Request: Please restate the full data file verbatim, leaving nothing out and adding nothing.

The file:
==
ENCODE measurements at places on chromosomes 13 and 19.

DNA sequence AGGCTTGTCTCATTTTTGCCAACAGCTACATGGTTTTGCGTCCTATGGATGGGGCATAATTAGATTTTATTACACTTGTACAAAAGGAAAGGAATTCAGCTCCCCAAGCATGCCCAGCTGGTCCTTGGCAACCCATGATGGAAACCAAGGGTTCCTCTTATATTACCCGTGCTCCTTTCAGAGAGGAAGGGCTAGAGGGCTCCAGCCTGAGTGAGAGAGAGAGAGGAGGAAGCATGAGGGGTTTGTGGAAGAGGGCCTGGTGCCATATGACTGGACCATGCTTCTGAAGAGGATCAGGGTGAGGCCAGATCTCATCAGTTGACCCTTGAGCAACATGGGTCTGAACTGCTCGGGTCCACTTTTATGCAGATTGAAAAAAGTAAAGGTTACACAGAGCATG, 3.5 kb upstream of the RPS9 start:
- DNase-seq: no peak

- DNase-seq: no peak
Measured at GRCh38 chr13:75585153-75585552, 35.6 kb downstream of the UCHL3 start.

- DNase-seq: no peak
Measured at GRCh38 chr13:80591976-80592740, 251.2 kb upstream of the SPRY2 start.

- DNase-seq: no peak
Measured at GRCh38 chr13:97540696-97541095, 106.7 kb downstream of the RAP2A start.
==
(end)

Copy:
ENCODE measurements at places on chromosomes 13 and 19.

DNA sequence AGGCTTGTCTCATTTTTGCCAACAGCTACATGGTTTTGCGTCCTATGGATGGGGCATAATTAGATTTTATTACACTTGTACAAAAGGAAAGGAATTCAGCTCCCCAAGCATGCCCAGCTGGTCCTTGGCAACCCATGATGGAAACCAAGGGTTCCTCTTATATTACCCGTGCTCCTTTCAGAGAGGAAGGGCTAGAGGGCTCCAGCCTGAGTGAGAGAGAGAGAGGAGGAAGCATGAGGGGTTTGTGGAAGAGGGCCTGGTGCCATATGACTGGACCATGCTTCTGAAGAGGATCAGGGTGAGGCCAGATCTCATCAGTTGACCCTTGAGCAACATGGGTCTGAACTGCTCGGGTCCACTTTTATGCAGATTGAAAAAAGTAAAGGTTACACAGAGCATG, 3.5 kb upstream of the RPS9 start:
- DNase-seq: no peak

- DNase-seq: no peak
Measured at GRCh38 chr13:75585153-75585552, 35.6 kb downstream of the UCHL3 start.

- DNase-seq: no peak
Measured at GRCh38 chr13:80591976-80592740, 251.2 kb upstream of the SPRY2 start.

- DNase-seq: no peak
Measured at GRCh38 chr13:97540696-97541095, 106.7 kb downstream of the RAP2A start.